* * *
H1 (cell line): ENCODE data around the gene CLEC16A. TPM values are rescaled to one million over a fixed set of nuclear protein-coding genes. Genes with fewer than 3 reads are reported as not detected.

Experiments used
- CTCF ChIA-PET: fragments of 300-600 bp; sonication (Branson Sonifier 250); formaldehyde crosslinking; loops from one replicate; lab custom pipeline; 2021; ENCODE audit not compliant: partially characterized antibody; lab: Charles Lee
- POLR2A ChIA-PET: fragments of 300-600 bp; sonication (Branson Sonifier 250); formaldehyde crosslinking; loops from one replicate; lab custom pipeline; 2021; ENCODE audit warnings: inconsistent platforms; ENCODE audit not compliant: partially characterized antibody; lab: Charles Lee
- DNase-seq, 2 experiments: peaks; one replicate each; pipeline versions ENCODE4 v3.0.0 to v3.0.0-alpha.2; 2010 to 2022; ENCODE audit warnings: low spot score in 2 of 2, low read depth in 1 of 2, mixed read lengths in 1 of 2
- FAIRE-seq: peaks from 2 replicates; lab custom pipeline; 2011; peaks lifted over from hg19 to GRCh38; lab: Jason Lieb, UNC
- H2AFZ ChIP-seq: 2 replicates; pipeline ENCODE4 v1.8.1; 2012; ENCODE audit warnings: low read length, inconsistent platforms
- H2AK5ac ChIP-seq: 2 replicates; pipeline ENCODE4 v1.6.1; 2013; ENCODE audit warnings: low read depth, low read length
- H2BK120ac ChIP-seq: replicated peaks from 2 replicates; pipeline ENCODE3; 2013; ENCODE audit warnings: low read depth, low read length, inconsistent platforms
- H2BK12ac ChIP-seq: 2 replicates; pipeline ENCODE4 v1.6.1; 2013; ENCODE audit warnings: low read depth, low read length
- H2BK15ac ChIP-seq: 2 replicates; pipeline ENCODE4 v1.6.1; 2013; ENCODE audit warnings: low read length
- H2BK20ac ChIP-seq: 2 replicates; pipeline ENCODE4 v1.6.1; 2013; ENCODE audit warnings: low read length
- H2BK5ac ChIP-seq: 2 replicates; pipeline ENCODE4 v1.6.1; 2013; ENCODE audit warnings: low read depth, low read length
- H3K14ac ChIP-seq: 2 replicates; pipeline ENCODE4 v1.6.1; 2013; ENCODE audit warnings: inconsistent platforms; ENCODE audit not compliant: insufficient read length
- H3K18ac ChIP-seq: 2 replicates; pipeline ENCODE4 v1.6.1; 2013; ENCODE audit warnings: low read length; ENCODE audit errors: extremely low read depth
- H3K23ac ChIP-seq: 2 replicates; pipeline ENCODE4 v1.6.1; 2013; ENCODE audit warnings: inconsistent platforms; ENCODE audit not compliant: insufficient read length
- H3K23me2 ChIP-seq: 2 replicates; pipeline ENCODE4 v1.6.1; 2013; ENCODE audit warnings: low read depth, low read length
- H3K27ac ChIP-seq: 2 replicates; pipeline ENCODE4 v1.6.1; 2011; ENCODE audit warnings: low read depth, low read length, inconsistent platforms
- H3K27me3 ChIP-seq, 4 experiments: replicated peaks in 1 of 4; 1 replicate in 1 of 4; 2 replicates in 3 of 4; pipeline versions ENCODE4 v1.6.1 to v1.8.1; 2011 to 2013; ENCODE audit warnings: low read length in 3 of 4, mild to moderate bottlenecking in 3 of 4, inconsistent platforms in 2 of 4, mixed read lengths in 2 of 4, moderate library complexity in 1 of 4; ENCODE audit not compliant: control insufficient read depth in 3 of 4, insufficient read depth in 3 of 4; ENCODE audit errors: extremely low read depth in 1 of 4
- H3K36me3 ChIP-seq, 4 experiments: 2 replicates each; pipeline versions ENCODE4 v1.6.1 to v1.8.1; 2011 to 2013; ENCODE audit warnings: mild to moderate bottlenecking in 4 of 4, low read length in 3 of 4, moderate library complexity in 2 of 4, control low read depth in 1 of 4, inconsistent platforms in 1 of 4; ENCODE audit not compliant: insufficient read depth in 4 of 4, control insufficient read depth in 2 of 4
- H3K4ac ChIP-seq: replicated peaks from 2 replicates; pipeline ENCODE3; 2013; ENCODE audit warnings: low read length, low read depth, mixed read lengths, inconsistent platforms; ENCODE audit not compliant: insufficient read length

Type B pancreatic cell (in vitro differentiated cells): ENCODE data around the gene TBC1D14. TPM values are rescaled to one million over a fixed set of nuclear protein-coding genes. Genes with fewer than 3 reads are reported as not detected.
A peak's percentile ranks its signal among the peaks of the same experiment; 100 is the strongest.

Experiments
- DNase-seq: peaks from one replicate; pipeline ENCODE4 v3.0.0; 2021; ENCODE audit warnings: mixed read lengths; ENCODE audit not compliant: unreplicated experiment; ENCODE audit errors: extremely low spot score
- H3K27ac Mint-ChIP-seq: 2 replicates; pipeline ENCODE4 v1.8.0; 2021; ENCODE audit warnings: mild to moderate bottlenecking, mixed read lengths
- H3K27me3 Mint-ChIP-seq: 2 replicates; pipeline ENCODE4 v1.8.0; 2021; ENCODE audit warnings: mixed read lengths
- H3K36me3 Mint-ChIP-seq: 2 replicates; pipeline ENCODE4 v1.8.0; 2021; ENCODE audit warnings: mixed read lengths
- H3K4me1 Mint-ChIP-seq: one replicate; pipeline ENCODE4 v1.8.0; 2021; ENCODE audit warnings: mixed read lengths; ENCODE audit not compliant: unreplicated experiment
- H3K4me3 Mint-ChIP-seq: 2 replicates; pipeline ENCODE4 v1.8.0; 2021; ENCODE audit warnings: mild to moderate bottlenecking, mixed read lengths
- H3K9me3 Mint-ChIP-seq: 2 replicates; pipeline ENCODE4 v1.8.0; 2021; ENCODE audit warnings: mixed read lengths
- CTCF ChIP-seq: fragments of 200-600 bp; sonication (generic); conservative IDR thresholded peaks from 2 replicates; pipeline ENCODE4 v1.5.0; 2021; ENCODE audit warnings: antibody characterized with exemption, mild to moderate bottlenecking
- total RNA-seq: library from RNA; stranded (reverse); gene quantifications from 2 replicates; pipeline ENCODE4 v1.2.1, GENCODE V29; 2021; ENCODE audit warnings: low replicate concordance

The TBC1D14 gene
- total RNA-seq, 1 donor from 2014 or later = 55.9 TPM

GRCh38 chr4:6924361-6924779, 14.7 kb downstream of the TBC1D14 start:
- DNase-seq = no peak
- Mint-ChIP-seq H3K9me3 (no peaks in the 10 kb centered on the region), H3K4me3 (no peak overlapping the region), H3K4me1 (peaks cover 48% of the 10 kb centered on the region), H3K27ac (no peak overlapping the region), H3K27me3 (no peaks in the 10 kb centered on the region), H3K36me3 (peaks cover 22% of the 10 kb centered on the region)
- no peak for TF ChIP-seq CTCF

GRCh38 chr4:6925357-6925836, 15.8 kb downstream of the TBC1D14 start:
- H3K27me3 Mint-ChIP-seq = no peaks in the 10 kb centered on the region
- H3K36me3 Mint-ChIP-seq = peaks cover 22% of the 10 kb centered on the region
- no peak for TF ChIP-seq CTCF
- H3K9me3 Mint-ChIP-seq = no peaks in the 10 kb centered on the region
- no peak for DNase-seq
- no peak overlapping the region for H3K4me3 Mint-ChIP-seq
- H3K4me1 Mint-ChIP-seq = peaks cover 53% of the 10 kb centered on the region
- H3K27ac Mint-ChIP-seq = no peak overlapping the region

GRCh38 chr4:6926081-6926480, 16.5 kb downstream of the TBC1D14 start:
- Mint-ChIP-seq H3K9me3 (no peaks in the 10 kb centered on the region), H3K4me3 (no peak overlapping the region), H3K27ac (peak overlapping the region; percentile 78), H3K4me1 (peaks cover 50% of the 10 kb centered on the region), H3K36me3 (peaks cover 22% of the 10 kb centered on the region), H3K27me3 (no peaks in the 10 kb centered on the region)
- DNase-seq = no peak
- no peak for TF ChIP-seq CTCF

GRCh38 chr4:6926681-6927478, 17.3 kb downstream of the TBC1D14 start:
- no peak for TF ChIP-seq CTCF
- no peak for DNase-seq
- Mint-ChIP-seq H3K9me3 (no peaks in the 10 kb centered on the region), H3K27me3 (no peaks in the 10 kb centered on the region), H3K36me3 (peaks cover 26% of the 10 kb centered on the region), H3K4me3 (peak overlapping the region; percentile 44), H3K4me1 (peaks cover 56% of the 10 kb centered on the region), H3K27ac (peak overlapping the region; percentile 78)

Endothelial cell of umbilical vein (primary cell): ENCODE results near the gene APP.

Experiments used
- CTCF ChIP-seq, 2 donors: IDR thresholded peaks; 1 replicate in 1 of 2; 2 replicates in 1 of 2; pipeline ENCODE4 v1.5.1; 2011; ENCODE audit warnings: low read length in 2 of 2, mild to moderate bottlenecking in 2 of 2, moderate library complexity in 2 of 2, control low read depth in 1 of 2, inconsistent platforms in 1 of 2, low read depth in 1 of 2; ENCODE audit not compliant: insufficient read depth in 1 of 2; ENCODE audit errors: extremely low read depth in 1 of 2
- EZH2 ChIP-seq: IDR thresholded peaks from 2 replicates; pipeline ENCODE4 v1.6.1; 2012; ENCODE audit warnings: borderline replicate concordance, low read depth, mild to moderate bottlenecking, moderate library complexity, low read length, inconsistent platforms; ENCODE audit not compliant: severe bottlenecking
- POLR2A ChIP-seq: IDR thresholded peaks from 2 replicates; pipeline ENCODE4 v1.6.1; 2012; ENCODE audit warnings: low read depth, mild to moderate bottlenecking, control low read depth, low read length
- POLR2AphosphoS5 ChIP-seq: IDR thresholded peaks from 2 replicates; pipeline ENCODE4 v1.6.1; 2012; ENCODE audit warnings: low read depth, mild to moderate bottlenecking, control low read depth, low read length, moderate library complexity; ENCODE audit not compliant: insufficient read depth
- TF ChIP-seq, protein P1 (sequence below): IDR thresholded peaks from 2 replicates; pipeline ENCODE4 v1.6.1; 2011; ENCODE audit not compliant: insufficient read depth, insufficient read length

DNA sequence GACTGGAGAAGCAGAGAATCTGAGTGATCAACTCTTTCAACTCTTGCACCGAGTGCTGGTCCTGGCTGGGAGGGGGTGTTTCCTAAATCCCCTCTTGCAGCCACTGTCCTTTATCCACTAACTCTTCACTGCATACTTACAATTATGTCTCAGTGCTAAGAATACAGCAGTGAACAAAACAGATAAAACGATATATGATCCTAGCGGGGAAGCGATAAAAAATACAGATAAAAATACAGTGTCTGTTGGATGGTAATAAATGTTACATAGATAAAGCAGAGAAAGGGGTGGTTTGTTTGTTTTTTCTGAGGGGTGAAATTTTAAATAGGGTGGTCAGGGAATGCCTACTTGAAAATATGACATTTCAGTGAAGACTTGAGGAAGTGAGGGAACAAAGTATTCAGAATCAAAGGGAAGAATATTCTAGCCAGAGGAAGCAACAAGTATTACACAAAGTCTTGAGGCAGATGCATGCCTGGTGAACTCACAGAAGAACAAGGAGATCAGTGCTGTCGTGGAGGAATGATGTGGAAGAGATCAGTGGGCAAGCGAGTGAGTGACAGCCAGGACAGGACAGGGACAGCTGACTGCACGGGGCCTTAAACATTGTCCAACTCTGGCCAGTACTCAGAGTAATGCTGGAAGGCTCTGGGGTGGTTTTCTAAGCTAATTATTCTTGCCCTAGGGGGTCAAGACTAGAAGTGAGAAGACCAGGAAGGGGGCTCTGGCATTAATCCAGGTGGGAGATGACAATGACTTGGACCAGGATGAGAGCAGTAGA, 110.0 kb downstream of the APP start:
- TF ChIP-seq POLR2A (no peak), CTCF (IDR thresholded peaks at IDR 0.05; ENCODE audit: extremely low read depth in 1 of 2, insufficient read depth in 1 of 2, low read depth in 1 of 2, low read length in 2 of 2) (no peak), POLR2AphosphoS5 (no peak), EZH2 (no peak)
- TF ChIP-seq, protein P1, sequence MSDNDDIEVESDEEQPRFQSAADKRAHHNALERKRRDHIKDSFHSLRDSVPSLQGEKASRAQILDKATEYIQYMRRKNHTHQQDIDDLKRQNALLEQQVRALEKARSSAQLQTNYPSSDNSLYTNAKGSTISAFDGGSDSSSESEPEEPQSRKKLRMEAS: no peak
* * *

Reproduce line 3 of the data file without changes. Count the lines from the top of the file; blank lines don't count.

- CTCF ChIA-PET: fragments of 300-600 bp; sonication (Branson Sonifier 250); formaldehyde crosslinking; loops from one replicate; lab custom pipeline; 2021; ENCODE audit not compliant: partially characterized antibody; lab: Charles Lee